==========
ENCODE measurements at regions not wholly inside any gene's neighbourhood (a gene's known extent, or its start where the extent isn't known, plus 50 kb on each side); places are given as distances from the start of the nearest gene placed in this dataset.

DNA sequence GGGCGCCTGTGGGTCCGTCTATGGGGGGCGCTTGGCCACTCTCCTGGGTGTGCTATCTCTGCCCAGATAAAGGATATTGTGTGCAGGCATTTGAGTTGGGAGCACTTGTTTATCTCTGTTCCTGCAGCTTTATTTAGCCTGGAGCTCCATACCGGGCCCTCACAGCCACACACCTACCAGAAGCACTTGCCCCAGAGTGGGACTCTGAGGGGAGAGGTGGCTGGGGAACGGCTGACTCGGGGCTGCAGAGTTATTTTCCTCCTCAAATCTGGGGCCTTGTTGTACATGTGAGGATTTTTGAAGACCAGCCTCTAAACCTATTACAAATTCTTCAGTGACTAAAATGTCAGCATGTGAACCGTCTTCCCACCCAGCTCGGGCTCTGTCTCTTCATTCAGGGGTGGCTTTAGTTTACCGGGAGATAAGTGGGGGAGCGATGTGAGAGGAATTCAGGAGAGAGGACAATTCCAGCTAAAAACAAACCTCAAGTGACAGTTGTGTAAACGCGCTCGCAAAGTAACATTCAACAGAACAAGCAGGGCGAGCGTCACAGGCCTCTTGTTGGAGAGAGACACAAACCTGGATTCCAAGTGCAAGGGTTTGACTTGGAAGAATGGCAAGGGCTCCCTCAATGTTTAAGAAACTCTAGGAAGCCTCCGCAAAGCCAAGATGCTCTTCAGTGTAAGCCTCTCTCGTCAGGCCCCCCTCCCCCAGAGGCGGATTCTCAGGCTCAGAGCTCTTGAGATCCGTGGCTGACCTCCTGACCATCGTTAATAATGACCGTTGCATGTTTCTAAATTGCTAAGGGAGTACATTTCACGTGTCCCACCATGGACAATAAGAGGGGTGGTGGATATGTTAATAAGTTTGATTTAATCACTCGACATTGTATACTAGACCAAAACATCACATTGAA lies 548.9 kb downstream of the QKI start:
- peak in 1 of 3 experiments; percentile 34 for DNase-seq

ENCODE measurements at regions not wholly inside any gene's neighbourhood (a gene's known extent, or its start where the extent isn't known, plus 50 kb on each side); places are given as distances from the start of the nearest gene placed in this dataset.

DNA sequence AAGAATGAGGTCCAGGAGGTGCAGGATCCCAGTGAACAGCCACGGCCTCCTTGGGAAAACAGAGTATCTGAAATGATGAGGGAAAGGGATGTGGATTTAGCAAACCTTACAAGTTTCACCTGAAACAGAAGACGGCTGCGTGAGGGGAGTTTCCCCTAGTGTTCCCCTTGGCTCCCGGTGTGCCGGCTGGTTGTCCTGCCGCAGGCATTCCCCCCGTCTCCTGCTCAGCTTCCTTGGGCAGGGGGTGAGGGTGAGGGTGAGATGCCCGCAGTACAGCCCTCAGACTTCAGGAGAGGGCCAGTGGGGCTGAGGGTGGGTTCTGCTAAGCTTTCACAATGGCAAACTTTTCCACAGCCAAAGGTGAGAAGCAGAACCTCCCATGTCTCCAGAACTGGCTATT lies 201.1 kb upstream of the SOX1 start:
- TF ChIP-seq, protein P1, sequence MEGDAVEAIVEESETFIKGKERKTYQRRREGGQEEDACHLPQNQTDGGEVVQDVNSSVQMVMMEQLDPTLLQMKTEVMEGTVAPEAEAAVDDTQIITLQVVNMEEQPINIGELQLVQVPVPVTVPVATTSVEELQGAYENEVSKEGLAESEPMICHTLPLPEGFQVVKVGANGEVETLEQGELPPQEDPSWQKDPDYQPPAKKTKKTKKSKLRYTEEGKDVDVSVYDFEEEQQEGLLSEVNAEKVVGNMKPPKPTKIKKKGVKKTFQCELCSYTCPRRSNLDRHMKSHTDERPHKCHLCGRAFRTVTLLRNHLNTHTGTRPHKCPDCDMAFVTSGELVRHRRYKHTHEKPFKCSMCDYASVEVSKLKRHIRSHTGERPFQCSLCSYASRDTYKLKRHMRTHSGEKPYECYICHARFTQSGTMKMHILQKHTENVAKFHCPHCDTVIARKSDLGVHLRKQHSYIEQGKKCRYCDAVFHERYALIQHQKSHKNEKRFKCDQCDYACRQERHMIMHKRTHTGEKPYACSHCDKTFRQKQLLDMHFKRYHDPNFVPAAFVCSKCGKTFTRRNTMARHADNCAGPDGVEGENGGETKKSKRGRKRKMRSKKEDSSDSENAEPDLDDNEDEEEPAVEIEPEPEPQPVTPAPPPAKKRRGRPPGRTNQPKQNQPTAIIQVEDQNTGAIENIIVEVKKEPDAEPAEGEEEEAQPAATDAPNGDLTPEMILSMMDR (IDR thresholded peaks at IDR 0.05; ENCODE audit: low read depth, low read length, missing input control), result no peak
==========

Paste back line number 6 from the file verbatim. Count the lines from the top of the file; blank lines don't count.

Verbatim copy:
- TF ChIP-seq, protein P1, sequence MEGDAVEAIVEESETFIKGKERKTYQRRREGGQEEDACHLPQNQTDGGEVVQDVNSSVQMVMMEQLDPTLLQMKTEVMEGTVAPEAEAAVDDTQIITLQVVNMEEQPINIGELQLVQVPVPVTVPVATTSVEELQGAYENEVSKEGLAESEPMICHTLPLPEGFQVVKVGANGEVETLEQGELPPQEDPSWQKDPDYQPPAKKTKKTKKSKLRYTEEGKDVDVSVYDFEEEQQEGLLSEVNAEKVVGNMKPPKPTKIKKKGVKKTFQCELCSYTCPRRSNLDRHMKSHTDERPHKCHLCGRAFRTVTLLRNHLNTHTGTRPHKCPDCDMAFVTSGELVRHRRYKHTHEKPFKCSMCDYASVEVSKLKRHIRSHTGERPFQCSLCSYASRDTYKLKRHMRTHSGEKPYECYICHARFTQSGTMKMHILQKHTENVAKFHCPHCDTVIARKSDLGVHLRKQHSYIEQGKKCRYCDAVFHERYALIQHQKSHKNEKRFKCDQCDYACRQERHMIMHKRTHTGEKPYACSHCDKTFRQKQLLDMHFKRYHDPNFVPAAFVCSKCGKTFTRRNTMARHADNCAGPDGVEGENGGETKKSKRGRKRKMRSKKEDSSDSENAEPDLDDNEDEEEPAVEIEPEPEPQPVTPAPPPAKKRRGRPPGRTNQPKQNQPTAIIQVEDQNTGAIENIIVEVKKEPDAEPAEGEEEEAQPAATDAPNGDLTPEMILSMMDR (IDR thresholded peaks at IDR 0.05; ENCODE audit: low read depth, low read length, missing input control), result no peak